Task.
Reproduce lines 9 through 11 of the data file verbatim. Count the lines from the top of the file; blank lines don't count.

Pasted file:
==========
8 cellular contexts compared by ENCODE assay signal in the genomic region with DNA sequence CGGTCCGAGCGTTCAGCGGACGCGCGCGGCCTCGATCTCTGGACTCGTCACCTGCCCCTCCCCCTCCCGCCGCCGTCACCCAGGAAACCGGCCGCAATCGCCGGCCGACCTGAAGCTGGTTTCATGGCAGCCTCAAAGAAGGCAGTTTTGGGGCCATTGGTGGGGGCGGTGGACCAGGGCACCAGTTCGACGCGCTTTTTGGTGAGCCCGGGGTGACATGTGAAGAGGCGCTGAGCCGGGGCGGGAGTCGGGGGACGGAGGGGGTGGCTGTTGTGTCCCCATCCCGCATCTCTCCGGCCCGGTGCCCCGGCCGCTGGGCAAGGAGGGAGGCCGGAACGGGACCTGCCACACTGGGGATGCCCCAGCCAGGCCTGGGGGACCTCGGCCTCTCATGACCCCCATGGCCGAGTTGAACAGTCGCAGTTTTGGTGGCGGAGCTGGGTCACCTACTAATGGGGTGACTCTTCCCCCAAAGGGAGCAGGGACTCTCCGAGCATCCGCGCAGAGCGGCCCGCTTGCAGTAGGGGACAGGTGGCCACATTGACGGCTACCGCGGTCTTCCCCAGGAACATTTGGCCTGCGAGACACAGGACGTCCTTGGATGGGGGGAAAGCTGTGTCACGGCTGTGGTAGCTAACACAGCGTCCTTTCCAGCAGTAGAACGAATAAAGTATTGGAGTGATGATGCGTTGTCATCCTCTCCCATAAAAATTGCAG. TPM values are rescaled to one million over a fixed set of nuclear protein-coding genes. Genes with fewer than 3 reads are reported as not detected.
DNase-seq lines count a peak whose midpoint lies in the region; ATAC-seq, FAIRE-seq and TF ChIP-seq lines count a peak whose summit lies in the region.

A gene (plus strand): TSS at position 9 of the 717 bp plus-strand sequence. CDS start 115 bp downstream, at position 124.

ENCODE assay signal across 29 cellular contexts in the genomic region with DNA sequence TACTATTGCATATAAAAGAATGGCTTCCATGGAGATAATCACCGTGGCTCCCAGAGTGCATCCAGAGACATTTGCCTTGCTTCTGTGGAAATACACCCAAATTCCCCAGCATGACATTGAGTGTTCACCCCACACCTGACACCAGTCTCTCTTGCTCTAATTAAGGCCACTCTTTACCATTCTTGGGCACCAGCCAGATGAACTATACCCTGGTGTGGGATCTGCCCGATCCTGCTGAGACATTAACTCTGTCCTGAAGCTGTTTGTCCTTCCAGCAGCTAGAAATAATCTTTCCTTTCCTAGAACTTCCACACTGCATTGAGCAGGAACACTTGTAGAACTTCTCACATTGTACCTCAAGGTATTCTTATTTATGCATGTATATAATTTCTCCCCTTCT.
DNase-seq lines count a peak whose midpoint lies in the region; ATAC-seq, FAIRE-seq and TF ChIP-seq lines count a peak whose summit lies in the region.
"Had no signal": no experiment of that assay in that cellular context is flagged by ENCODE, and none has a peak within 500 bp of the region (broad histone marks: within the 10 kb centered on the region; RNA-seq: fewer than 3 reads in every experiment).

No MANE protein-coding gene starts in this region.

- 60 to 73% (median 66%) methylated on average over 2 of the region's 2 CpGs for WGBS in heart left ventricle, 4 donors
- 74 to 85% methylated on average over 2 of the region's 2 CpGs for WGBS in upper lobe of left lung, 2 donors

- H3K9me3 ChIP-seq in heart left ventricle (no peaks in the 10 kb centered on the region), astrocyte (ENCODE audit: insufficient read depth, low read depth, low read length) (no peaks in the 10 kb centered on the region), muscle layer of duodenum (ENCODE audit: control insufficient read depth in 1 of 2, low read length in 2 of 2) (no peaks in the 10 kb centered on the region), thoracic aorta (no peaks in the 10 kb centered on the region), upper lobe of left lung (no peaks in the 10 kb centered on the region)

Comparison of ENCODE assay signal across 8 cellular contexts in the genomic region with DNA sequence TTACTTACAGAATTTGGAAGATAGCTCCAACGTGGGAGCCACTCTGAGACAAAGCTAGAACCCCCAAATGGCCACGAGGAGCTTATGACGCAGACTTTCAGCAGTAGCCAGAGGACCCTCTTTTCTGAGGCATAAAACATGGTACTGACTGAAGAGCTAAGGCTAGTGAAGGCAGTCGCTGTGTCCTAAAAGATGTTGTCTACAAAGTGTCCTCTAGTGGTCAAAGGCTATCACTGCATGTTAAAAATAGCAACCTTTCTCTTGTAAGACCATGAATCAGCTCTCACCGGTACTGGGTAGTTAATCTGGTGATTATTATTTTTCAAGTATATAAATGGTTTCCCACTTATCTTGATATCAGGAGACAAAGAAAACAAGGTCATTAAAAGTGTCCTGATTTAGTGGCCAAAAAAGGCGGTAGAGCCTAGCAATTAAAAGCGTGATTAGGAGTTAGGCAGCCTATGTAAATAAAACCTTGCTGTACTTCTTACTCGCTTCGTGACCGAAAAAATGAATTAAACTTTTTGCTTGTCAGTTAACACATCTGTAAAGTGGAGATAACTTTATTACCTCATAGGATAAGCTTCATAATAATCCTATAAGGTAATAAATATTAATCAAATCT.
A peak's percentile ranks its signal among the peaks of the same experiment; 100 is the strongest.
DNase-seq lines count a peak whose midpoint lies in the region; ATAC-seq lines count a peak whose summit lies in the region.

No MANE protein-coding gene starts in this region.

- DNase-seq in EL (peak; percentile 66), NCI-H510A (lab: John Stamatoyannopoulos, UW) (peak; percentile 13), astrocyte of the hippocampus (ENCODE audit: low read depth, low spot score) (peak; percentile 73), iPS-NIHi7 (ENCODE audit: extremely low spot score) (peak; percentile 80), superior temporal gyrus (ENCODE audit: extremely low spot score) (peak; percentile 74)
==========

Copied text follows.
- 74 to 85% methylated on average over 2 of the region's 2 CpGs for WGBS in upper lobe of left lung, 2 donors

- H3K9me3 ChIP-seq in heart left ventricle (no peaks in the 10 kb centered on the region), astrocyte (ENCODE audit: insufficient read depth, low read depth, low read length) (no peaks in the 10 kb centered on the region), muscle layer of duodenum (ENCODE audit: control insufficient read depth in 1 of 2, low read length in 2 of 2) (no peaks in the 10 kb centered on the region), thoracic aorta (no peaks in the 10 kb centered on the region), upper lobe of left lung (no peaks in the 10 kb centered on the region)

Comparison of ENCODE assay signal across 8 cellular contexts in the genomic region with DNA sequence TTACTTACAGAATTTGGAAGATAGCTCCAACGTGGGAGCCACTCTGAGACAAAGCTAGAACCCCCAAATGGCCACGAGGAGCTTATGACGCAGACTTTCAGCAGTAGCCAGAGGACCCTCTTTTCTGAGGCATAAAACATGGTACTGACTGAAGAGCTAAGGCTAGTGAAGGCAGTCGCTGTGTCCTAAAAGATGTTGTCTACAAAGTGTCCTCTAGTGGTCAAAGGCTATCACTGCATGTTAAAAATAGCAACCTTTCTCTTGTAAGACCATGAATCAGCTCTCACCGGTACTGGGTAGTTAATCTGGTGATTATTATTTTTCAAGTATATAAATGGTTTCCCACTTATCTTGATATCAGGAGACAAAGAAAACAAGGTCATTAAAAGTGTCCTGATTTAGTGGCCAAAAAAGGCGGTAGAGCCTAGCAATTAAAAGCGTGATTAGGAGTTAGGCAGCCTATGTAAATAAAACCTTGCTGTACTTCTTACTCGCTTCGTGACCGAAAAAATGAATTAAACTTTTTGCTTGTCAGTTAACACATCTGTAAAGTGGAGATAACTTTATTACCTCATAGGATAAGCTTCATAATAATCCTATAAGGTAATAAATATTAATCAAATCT.